Since 2002, Art Basel’s annual visit to Miami sets the stage for artists, and while some are invited and renowned, others usurp their way into the spotlight.
Every December, Art Basel Miami Beach and countless satellite fairs pop up all over the magic city. From the tourist filled streets of Miami Beach where art comes to visit, to Wynwood where art lives and shows off its local flair.
Over the past eight years Wynwood has transformed from an abandoned warehouse district into the cultural hub for art scenesters. The Wynwood Art Walk brings thousands into the area every second Saturday with the lure of food trucks and a street party that promises to be interesting.
Concurrent with Art Basel’s five-day fair, Wynwood turns into a five-day street party and illegality ensues. There is no violent crime or rampant drug abuse, for the street remains surprisingly peaceful considering the large crowds and alcohol.
Crime comes in the form of artistic vandals who take advantage of the let-it-be attitude and “bomb” on any blank wall space they find, with or without permission. Perhaps the cops believe most of them have been commissioned or that it is part of the cultural event. Either way, it’s a free for all, and Wynwood is only more colorful because of it.
Art collectors looking for the next emerging artist or a more down-to-earth experience with art in the city go to Wynwood, as street art makes its way into fine art galleries.
The 23rd edition of Art Miami, a modern and contemporary art fair with international galleries, expanded by adding a new fair, CONTEXT, directly adjacent to Art Miami.
The most valuable pieces at the fair were done by the anonymous guerilla artist Banksy, but are not for sale. They are actually five huge pieces of concrete or stucco wall, that together weigh around six tons, removed and restored from their original locations in Bethlehem, Los Angeles, San Francisco and Brighton, England.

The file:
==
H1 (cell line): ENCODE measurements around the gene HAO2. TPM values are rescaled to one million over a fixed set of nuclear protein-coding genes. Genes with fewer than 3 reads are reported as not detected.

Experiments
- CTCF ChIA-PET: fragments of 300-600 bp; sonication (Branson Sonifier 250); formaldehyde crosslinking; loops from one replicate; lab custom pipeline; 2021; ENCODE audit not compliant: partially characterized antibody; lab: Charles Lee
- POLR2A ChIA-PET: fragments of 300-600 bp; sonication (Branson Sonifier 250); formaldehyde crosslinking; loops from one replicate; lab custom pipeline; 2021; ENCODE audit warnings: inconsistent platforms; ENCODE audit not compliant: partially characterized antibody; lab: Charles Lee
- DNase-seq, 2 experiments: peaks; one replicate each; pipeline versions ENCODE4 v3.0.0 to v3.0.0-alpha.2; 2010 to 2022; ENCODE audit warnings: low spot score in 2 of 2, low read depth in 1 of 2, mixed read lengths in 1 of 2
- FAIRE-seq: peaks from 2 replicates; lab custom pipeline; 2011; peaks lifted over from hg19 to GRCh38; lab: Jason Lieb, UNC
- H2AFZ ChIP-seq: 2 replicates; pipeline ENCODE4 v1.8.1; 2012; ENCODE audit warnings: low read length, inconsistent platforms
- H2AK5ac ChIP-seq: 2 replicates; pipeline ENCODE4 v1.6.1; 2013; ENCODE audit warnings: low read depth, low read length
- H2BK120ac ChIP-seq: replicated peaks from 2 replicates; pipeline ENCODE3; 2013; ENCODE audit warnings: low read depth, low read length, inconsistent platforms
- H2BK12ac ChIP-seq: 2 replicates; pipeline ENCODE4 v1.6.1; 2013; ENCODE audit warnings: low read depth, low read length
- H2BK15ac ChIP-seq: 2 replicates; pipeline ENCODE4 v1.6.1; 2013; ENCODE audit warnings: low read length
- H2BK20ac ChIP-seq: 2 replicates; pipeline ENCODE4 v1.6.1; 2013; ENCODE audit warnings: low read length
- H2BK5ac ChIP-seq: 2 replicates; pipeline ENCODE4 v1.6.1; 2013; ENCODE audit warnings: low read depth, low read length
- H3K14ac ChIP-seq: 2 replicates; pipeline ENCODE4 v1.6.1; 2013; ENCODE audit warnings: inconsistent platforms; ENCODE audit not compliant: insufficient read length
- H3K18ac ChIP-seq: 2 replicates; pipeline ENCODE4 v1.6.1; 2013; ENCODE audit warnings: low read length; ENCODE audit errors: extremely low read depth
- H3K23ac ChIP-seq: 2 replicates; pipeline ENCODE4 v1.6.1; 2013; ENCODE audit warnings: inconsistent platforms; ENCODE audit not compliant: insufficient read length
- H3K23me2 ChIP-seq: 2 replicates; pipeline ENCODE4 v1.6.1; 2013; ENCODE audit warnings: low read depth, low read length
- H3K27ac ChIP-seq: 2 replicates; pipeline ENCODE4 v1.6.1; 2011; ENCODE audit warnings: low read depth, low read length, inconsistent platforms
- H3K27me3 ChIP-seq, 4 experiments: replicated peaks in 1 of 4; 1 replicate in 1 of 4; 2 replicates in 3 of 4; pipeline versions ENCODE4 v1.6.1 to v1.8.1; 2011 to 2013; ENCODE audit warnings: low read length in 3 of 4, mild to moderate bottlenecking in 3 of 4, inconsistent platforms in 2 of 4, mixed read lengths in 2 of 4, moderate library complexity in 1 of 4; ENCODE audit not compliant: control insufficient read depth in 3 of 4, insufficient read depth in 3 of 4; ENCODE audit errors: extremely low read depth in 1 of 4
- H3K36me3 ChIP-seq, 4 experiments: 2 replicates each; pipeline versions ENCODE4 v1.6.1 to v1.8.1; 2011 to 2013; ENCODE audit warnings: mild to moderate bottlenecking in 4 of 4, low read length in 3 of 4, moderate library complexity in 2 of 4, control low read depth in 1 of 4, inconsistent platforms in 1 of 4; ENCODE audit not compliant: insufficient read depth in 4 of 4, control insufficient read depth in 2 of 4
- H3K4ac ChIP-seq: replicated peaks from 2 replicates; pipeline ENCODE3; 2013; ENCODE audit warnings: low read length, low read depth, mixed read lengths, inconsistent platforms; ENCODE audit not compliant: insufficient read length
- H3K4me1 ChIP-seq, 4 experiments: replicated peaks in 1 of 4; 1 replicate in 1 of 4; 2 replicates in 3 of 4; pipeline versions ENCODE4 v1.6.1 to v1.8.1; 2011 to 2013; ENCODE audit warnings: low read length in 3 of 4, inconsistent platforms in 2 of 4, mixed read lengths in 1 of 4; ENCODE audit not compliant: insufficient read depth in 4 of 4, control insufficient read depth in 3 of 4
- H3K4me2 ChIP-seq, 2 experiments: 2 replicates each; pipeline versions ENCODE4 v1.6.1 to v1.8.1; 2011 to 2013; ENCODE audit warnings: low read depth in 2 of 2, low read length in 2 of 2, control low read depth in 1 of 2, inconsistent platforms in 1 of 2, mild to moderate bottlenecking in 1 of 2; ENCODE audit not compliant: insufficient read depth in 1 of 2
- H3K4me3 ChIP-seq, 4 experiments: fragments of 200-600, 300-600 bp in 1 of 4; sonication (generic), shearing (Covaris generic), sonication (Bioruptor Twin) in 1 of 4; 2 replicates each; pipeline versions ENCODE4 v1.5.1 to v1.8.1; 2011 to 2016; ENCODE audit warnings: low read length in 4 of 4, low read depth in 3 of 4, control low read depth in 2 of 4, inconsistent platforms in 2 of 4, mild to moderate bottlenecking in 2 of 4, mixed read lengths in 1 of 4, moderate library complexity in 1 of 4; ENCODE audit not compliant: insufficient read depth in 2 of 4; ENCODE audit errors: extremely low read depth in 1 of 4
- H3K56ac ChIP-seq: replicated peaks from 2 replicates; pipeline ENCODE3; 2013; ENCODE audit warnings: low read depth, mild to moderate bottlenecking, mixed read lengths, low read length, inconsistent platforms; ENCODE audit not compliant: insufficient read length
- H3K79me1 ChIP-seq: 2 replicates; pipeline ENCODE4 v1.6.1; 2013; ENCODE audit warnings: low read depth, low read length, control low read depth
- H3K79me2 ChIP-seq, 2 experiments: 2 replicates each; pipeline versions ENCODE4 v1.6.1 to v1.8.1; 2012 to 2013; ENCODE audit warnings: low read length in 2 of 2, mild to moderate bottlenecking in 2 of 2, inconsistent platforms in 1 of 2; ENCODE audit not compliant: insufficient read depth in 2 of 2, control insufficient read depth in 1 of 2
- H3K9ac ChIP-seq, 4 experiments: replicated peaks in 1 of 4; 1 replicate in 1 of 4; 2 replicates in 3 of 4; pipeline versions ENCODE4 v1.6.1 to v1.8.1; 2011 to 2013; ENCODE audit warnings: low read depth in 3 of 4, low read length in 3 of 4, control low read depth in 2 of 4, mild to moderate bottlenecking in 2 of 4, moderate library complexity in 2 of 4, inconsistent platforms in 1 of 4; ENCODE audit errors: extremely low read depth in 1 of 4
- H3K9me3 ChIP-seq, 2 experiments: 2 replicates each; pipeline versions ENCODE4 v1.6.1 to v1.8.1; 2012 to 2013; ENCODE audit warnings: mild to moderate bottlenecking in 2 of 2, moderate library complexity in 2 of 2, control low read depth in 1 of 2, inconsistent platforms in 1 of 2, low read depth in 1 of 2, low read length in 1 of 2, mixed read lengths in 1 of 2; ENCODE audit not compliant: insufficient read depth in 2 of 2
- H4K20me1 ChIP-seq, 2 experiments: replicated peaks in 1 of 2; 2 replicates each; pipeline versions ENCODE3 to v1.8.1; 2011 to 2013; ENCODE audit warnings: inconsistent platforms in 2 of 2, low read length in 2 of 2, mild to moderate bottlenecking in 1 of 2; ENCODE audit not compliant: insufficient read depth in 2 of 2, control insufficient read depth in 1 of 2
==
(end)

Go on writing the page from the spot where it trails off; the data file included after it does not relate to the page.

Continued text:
Banksy is best know for his witty but illegal stencil art that has garnered him fame around the world while his identity remains unknown to his fans. He has sold his silkscreen prints in the mid six figures to stars like Christina Aguilera and Angelina Jolie according to various news outlets.
With the rise in the popularity of street art comes the debate. Is street art taken out of context when it is moved and sold in art galleries?
Banksy seems to thinks so, and Pest Control, who is in charge of validating whether the work is genuine, refuses to do so for the wall pieces featured at Context/Art Miami.
Pest Control told Artnet, an online international market watchdog, that it has not authenticated any of the Banksy Street Art works in the exhibition. As a rule, Pest Control refuses to evaluate any Banksy works that have been “removed from their original context.”
Robin Barton and Stephan Keszler the men behind the galleries who acquired the work claim that they are doing Banksy a favor.
“I am basically about salvaging the big street pieces that are going to be ruined, painted over, or destroyed,” said Barton. “I take these pieces, I restore them, and I put them up on show in public.”
Barton had his own private collection of Banksy art for sale at his booth in Context. It consisted of secondary market silkscreen prints from Banksy, some were signed while others were numbered limited editions.
“[prices] Varying tremendously from $10,000 for Queen Vic [unsigned] to 65,000 for the Kate Moss [signed portrait].